Freelancing Archive

An interesting translation specialization

As promised a few posts back, here’s some information about David Russi, an English>Spanish translator here in Colorado, who after many years of freelancing, has gone in-house as a translator for COMET (Cooperative Program for Operational Meteorology, Education and Training) and loves it. COMET’s outreach efforts including Spanish translation have clearly paid off, as their

Open up

Free and Open Source Software (FOSS), according to my unscientific observations, seems to be gaining some traction in the translation industry. FOSS, software for which the source code is publicly available, is often (though not always) cost-free, and is often localized into more languages than is proprietary software. Now that I’m going steady with OmegaT,

The environmental benefits of freelancing

Here is an interesting post from the blog “Masked Translator,” focusing on the ways in which home-based translation is an exceedingly environmentally-friendly job. Masked Translator makes a number of great points, including a separation between true home-based workers and “home-based” workers whose carbon footprint is actually quite large because they travel from home to work-related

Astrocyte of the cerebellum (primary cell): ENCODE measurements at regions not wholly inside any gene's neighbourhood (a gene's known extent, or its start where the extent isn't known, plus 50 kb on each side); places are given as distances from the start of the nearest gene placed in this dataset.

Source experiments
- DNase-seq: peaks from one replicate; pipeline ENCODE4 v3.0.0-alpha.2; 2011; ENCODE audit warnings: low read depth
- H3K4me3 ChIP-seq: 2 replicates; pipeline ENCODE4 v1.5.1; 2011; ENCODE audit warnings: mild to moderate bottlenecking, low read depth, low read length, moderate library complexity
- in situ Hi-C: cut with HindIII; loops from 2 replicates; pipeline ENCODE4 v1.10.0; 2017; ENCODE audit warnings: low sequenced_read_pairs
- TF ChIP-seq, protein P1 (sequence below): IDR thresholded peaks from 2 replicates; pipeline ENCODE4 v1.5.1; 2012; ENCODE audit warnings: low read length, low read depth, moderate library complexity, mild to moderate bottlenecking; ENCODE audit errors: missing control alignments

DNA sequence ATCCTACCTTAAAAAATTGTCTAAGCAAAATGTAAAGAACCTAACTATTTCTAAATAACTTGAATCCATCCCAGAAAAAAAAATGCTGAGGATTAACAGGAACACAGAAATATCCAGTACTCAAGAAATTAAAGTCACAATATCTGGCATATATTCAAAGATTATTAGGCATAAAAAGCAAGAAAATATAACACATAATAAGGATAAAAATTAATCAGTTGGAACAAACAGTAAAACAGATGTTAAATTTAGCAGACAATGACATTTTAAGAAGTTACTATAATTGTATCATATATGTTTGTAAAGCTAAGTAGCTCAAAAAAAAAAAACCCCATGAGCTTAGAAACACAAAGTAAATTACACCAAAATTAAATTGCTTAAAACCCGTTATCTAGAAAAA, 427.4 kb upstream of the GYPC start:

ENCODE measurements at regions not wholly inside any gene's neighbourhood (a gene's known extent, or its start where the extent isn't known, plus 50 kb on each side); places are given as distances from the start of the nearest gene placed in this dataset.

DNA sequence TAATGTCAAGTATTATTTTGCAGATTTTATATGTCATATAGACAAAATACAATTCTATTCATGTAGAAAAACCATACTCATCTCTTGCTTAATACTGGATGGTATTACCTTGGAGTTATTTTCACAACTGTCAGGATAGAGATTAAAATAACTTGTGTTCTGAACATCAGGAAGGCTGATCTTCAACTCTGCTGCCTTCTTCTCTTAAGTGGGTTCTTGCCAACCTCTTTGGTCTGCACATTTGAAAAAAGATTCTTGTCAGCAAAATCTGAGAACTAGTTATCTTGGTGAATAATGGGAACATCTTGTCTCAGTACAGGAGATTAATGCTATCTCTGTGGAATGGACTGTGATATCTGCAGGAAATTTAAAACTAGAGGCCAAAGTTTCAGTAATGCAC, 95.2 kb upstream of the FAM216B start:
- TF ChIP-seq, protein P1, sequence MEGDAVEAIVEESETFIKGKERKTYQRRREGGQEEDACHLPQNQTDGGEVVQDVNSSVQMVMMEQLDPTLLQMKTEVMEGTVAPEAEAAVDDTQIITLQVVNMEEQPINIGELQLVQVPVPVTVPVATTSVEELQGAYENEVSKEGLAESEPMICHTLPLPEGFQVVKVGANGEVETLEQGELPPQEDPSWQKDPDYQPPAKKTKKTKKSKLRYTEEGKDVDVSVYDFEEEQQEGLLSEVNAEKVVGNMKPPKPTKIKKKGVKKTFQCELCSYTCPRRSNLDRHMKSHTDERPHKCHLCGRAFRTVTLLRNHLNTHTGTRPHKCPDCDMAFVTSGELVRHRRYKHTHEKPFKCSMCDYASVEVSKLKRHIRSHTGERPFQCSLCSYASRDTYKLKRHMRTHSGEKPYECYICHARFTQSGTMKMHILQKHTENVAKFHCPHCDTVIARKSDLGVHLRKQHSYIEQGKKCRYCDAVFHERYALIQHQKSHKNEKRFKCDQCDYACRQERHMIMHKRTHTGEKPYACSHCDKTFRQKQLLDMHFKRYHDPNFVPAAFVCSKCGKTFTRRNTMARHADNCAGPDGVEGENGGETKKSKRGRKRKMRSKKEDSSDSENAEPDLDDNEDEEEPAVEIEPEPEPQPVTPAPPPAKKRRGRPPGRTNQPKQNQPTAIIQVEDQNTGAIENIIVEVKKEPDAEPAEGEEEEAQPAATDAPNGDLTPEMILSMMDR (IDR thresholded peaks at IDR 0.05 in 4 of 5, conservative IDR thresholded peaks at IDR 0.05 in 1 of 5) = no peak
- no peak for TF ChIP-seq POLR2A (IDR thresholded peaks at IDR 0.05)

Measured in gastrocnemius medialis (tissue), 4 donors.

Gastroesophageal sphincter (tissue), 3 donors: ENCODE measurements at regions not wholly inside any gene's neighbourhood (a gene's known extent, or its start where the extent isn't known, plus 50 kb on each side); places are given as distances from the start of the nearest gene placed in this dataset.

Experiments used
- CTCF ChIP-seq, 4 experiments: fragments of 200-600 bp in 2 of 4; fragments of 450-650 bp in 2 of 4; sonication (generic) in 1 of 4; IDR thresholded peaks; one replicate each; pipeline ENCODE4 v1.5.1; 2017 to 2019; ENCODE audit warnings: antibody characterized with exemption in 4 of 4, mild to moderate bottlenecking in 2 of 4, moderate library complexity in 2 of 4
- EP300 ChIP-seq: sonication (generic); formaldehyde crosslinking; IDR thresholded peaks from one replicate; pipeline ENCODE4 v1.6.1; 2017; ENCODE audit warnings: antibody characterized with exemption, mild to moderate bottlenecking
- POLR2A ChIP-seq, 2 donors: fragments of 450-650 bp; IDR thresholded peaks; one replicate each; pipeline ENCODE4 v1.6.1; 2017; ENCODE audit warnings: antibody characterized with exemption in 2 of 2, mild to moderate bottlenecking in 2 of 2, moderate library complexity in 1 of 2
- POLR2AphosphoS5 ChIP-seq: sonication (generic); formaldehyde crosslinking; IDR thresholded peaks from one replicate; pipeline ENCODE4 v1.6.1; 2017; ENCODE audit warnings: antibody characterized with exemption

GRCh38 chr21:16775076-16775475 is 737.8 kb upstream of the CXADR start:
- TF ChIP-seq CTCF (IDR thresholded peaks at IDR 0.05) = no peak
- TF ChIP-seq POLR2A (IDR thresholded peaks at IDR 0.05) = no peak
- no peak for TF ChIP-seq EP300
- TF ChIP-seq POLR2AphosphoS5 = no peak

A few thoughts on test translations

Test translations, whereby a potential client, often a translation company, asks a translator to complete an “audition” translation for free before beginning work with the client, are a frequent subject of controversy in the industry. Translators wonder if they should complete unpaid translations, if they should set a limit on the length of test translations,

Home or away?

In the past few months, I’ve spoken with a few translators who fall into a small but interesting group; people who hate working from home. One, who I’ll be profiling in an upcoming post, switched to an in-house job after a lengthy tenure as a freelancer and says he’s “never going back;” a couple of